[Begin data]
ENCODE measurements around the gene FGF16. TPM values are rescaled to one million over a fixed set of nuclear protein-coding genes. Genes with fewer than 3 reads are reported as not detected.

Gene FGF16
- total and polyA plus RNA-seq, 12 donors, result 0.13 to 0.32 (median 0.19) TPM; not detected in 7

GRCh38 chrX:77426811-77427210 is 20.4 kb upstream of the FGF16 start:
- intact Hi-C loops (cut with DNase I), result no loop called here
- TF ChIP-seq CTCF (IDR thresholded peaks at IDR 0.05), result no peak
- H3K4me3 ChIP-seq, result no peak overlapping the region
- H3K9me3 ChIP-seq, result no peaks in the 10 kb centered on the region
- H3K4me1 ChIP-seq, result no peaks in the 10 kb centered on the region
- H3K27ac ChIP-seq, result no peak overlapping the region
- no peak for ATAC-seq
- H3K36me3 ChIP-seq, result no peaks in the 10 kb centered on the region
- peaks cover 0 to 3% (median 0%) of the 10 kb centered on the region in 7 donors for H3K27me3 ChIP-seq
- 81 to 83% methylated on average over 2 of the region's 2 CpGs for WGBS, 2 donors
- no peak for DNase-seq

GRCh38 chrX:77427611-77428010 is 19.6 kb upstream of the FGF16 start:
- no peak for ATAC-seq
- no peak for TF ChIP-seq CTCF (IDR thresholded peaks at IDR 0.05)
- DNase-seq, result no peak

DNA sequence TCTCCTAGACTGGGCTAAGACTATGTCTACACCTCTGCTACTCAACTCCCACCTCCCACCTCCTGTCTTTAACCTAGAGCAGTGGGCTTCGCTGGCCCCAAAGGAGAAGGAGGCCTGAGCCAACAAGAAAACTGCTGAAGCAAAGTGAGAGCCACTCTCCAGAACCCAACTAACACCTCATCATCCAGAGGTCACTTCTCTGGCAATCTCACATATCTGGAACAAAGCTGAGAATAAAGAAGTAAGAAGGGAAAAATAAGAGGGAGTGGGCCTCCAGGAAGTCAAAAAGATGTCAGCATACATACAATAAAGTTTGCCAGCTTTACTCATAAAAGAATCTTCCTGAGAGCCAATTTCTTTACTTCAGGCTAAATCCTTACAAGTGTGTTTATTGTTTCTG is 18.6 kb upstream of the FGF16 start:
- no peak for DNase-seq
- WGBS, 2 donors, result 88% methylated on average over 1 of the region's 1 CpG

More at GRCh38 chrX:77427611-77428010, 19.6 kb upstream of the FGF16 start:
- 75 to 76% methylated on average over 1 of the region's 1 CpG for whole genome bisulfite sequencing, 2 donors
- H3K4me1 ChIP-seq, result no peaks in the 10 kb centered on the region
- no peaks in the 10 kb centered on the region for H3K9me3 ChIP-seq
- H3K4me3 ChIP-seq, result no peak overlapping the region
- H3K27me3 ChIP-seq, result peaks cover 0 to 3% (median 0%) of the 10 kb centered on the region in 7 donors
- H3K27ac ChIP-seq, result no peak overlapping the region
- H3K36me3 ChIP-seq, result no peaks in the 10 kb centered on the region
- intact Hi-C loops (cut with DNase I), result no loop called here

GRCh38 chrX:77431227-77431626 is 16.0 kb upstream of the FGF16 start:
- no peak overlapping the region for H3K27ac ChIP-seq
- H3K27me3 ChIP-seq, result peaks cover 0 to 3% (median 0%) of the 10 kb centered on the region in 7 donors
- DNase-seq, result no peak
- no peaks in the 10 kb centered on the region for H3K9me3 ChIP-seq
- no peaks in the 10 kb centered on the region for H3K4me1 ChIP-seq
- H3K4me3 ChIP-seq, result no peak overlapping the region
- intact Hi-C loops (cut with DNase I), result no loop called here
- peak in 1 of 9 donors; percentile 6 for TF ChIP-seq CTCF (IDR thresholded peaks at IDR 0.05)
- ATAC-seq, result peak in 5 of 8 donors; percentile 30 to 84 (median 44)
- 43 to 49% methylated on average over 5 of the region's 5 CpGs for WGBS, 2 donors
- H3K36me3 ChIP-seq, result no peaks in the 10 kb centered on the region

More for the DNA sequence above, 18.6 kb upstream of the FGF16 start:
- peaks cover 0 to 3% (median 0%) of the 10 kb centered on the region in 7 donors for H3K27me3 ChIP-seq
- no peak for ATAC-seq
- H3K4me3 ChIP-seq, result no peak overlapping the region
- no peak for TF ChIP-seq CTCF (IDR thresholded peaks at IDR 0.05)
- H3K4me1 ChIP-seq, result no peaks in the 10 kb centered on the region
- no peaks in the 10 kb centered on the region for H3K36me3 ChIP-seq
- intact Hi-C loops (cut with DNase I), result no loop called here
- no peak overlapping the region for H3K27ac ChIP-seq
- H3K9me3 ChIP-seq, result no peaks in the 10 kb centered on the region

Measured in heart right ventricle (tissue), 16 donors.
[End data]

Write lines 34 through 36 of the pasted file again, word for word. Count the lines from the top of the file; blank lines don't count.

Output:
- H3K27me3 ChIP-seq, result peaks cover 0 to 3% (median 0%) of the 10 kb centered on the region in 7 donors
- DNase-seq, result no peak
- no peaks in the 10 kb centered on the region for H3K9me3 ChIP-seq